Bourgogne 2009 lacht je toe
door Michael Edwards
Hoe zit het met het jaar 2009 in de Bourgogne? De meerdere malen gelauwerde Britse wijnschrijver Michael Edwards laat in het volgende Engelstalige artikel zijn licht erover schijnen:
Like several vintages in Burgundy ending with 9, this one put a smile on the face of the growers. Across the board, in both colours, with the usual caveat in Burgundy of tight selection, the finest wines smile back: they offer fresh opulent pleasures that come from perfect ripeness and hedonistic aromas not seen- so vividly- since 1999.
The winter had been cold, with regular snowfalls. But a rainy, mild spring came early, budbreak beginning on 7 April: the only problems then were brief attacks of mildew and oidium, which were swiftly solved. In the Côte d’Or, flowering was early and quick for Pinot Noir, longer for Chardonnay. High summer was hot, with the common intervention of rain storms, which came at the right moments to advance bounteous growth and ripening of the grapes. Intense sun in August was relieved by interludes of gentle rain which speeded up the maturation of the fruit, thus avoiding the heat stress seen in 2003. Under warm autumnal sun, the harvest began on 7 September, an ideal early date for optimal luminosity in the vineyards. Since ripeness was already looking exceptional, with no need to chaptalize, the most alert and gifted growers chose to harvest rapidly in order to preserve freshness and tension in their wine; in the cellar, there was less lees stirring than usual.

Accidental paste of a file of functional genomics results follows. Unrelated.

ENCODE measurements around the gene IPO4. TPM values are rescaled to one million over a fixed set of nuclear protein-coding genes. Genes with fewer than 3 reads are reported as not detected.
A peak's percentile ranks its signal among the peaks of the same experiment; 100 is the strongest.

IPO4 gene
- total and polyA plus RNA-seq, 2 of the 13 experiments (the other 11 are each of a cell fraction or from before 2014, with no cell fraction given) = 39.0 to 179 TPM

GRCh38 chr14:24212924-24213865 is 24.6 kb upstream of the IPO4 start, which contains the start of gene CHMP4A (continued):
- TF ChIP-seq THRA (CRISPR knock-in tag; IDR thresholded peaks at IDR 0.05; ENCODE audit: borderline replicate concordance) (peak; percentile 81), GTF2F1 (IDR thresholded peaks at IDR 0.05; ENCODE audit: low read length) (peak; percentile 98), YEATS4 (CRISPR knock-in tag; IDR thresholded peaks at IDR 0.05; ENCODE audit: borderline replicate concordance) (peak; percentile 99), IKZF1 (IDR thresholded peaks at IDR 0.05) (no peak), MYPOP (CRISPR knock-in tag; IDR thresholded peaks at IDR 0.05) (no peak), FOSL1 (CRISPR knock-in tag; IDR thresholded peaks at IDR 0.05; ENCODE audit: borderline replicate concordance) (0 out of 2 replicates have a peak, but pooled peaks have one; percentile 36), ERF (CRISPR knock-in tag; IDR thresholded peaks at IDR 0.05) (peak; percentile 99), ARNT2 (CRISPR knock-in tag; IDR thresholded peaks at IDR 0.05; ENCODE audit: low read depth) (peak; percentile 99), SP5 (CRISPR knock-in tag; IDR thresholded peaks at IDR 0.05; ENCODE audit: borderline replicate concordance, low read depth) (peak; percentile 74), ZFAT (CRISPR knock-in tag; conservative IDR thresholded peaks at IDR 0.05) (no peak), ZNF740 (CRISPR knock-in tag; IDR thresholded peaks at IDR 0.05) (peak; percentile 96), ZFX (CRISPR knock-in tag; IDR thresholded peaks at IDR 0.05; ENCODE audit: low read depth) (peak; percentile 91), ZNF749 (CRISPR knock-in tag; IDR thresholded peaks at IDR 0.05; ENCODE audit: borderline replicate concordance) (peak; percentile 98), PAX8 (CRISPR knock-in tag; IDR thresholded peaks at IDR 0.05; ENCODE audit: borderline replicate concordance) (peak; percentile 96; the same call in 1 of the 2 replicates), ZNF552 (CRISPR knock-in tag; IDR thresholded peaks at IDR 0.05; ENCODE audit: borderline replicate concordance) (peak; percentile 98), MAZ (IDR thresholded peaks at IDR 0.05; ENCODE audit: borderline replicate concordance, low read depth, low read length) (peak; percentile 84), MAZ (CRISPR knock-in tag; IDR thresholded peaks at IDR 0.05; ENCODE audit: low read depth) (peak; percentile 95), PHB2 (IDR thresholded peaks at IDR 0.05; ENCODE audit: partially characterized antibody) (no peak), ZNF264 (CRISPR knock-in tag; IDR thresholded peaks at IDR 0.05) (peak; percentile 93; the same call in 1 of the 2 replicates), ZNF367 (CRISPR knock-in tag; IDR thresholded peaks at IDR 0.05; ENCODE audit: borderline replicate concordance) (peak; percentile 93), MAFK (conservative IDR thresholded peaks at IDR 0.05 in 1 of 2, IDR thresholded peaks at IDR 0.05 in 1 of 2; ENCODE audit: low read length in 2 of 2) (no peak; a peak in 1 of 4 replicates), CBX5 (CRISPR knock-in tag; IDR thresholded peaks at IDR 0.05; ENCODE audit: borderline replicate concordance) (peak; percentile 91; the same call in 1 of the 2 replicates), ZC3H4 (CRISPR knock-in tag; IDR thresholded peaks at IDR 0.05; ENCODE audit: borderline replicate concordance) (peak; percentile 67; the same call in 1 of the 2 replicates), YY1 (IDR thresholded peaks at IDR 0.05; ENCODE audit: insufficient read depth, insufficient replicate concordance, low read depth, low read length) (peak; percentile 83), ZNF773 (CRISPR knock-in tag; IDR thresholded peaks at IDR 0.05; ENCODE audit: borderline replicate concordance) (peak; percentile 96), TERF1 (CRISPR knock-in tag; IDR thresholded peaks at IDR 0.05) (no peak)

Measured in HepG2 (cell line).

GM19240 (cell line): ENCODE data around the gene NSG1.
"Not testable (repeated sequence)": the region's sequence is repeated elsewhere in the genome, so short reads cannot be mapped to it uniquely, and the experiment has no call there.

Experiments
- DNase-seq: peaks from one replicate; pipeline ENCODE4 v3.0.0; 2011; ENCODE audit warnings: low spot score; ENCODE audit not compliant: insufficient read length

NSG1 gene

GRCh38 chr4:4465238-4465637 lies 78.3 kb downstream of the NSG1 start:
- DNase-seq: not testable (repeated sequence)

High wines of Burgundy
Some critics have already declared that this is supremely a red wine vintage and that the whites are not in the same class, lacking a little acidity. This seems wide of the mark. The best riposte comes from Gilles de Courcel, the master behind the renaissance of the venerable house of Chanson and its exceptional estate in the Côte de Beaune. Gilles explains that since the flowering of Chardonnays had been quite heterogeneous, chemical analysis could not give an accurate picture of the results. ‘It was only by tasting the heart of the cuvée, produced by the gentle pressing of the fruit, that we were able to clarify the exceptional quality of the must … first tastings from the cask have lead us to believe that 2009 is an absolutely exceptional vintage – for whites – both in terms of balance and delicacy.’ In perfectionist hands like these, acidity is normal, satisfactorily supporting the ripeness. The 2009 reminds me of 1992, a ripe white burgundy year- in the best cases, ‘09 is just as sublime. The 2009 reds are deeply coloured, and release sensuous black fruit aromas, often accompanied by exotic notes of mocha coffee. The best have good tannic structure, enhanced and strengthened by a moderate amount of new oak (about 30%). In this way, they should develop finesse quickly, but with the durable core, we suggest, to live longer than most people believe at the moment. Of course there is some variable inconsistency to be found in the reds, particularly from producers who waited vainly to pick in the hope of even greater richness and strong tannins. Some of these Johnnies- come -lately, even from famous estates, frankly taste funky – at least just now.